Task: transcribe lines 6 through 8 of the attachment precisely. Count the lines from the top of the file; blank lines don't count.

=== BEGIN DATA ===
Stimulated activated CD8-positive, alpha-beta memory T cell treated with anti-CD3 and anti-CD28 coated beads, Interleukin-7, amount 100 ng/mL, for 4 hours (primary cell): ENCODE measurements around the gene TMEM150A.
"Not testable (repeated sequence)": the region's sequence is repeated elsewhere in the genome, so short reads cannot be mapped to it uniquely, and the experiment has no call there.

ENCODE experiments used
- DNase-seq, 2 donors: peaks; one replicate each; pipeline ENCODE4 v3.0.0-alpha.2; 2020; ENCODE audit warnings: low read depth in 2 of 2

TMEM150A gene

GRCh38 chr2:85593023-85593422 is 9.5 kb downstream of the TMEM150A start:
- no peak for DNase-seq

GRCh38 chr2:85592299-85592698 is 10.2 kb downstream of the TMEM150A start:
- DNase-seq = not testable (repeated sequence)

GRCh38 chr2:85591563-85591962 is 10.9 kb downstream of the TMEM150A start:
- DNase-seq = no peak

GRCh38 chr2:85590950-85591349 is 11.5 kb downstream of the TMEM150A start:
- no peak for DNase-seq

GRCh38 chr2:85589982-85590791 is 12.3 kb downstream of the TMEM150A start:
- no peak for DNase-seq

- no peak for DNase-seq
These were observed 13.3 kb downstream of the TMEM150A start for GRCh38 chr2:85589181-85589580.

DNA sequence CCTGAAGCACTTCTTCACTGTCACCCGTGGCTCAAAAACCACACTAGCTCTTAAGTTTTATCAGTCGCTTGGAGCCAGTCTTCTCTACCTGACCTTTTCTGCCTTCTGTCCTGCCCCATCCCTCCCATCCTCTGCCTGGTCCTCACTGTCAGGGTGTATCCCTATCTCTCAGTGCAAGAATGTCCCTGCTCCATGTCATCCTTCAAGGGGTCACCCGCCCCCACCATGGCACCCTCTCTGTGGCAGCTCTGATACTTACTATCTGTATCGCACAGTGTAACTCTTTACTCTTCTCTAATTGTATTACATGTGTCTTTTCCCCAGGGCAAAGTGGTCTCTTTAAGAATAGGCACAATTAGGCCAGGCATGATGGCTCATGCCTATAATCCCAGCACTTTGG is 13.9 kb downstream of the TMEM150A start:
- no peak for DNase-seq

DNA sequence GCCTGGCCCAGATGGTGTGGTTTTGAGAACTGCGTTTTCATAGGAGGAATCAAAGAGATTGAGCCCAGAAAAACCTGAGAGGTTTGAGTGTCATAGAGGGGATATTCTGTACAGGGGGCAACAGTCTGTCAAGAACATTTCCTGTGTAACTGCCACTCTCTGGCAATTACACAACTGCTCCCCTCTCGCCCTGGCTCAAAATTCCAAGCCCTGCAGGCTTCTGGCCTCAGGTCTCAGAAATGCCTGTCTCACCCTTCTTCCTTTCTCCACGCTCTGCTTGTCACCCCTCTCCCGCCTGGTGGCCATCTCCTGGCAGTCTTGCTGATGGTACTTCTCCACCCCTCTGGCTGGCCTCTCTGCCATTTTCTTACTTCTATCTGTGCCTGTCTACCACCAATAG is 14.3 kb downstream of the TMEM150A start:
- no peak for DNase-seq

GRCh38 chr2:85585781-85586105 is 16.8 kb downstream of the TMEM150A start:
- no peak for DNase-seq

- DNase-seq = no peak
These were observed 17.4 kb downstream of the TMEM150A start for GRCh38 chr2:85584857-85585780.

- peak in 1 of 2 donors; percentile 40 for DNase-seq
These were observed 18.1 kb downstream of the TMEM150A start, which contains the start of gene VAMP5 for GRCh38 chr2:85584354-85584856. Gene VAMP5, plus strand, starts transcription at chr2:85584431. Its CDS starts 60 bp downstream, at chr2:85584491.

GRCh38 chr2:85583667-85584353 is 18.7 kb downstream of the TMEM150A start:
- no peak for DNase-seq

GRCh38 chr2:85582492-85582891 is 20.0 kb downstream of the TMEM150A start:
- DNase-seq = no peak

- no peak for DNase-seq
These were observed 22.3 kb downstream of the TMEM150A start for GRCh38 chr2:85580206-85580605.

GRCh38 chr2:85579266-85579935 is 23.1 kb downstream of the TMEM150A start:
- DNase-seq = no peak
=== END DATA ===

GRCh38 chr2:85593023-85593422 is 9.5 kb downstream of the TMEM150A start:
- no peak for DNase-seq

GRCh38 chr2:85592299-85592698 is 10.2 kb downstream of the TMEM150A start: